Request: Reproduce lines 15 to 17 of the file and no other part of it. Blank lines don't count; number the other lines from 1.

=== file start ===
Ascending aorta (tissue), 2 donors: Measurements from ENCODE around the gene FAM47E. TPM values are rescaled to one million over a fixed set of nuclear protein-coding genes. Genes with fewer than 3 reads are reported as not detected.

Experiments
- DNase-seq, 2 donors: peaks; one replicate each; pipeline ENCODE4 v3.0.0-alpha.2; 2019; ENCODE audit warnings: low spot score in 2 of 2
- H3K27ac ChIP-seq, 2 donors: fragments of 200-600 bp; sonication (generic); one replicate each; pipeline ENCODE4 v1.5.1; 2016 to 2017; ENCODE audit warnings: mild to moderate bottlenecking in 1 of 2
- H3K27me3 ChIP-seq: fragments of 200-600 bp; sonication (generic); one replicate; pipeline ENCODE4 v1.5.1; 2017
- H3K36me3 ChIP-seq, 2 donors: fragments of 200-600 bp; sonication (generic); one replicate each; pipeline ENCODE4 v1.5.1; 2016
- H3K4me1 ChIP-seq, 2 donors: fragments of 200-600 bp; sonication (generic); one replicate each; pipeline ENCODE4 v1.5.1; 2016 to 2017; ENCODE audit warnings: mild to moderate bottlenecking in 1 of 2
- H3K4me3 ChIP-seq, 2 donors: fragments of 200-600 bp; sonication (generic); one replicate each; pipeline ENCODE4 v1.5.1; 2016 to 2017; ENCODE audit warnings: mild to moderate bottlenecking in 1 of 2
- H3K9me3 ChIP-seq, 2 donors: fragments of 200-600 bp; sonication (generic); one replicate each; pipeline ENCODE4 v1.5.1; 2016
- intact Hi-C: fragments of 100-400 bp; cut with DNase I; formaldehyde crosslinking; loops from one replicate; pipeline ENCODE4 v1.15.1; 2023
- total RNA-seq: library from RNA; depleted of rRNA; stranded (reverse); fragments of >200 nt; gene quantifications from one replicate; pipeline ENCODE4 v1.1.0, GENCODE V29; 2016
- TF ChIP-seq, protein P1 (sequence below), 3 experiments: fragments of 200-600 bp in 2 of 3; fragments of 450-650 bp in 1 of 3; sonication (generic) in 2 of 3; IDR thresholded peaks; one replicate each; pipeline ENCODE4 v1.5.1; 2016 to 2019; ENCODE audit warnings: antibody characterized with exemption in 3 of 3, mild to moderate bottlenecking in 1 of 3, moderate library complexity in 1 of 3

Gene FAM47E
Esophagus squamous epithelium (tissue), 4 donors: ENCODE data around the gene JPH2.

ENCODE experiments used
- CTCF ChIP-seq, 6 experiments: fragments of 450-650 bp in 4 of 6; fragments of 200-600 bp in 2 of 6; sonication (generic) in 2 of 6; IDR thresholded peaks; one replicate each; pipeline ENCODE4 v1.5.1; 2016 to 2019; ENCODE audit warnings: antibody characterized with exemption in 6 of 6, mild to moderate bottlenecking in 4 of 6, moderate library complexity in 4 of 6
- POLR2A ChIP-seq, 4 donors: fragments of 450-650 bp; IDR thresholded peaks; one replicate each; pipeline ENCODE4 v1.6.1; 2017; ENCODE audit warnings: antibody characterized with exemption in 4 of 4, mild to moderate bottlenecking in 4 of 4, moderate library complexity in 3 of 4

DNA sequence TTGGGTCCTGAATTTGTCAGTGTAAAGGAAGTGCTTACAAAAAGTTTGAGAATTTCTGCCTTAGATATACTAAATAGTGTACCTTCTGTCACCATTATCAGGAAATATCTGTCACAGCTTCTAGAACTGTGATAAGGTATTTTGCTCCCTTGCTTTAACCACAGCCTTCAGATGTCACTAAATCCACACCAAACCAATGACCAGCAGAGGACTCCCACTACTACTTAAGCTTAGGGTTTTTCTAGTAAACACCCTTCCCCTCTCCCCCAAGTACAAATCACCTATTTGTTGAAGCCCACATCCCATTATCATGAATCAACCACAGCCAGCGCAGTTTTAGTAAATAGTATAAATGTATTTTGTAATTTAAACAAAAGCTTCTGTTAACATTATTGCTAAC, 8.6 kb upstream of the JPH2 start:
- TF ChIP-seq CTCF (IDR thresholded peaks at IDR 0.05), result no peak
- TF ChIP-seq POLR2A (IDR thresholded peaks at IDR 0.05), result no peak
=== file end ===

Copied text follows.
ENCODE experiments used
- CTCF ChIP-seq, 6 experiments: fragments of 450-650 bp in 4 of 6; fragments of 200-600 bp in 2 of 6; sonication (generic) in 2 of 6; IDR thresholded peaks; one replicate each; pipeline ENCODE4 v1.5.1; 2016 to 2019; ENCODE audit warnings: antibody characterized with exemption in 6 of 6, mild to moderate bottlenecking in 4 of 6, moderate library complexity in 4 of 6
- POLR2A ChIP-seq, 4 donors: fragments of 450-650 bp; IDR thresholded peaks; one replicate each; pipeline ENCODE4 v1.6.1; 2017; ENCODE audit warnings: antibody characterized with exemption in 4 of 4, mild to moderate bottlenecking in 4 of 4, moderate library complexity in 3 of 4